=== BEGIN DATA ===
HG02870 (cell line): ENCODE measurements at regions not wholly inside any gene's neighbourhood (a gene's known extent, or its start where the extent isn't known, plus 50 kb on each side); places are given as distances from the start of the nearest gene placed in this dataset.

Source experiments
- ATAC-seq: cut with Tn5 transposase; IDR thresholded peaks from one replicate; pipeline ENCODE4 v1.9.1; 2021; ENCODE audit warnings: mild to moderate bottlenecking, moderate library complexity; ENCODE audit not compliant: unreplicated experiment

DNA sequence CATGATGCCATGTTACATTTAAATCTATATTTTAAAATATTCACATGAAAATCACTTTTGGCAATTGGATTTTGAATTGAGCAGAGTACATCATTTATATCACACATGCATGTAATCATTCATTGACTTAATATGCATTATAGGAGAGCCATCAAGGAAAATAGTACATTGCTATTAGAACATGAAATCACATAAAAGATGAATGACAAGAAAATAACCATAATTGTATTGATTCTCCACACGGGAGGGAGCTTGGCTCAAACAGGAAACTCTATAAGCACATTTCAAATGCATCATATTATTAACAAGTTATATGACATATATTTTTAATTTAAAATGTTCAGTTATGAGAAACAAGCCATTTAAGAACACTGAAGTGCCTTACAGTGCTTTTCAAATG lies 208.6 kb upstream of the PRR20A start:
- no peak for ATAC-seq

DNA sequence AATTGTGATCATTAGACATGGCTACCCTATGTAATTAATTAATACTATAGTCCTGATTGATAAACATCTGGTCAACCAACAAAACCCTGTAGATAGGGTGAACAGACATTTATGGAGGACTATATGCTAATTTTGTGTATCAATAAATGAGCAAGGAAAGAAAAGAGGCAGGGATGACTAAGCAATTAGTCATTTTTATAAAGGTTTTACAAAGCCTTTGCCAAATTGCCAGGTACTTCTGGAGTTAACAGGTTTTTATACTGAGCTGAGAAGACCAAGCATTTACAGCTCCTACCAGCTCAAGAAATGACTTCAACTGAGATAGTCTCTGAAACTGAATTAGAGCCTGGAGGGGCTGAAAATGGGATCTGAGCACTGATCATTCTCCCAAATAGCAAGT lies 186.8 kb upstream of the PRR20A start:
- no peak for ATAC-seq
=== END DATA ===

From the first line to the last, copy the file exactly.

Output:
HG02870 (cell line): ENCODE measurements at regions not wholly inside any gene's neighbourhood (a gene's known extent, or its start where the extent isn't known, plus 50 kb on each side); places are given as distances from the start of the nearest gene placed in this dataset.

Source experiments
- ATAC-seq: cut with Tn5 transposase; IDR thresholded peaks from one replicate; pipeline ENCODE4 v1.9.1; 2021; ENCODE audit warnings: mild to moderate bottlenecking, moderate library complexity; ENCODE audit not compliant: unreplicated experiment

DNA sequence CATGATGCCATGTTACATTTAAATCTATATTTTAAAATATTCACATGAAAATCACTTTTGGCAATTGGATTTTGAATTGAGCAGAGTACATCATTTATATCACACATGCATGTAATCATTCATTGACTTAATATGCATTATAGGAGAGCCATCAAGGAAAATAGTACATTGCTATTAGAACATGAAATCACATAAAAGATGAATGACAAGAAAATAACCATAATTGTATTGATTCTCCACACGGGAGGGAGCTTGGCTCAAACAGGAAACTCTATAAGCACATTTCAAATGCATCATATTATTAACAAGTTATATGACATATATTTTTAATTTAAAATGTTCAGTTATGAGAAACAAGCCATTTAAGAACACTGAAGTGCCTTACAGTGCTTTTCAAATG lies 208.6 kb upstream of the PRR20A start:
- no peak for ATAC-seq

DNA sequence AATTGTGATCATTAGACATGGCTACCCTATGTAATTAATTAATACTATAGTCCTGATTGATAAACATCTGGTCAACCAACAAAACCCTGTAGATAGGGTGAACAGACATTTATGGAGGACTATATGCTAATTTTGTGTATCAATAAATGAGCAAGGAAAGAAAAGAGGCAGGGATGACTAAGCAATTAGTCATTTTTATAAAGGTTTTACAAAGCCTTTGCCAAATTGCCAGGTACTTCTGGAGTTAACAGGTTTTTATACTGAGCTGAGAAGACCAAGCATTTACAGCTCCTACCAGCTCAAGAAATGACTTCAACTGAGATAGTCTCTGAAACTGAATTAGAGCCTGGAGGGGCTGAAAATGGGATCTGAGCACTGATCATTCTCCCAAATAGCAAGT lies 186.8 kb upstream of the PRR20A start:
- no peak for ATAC-seq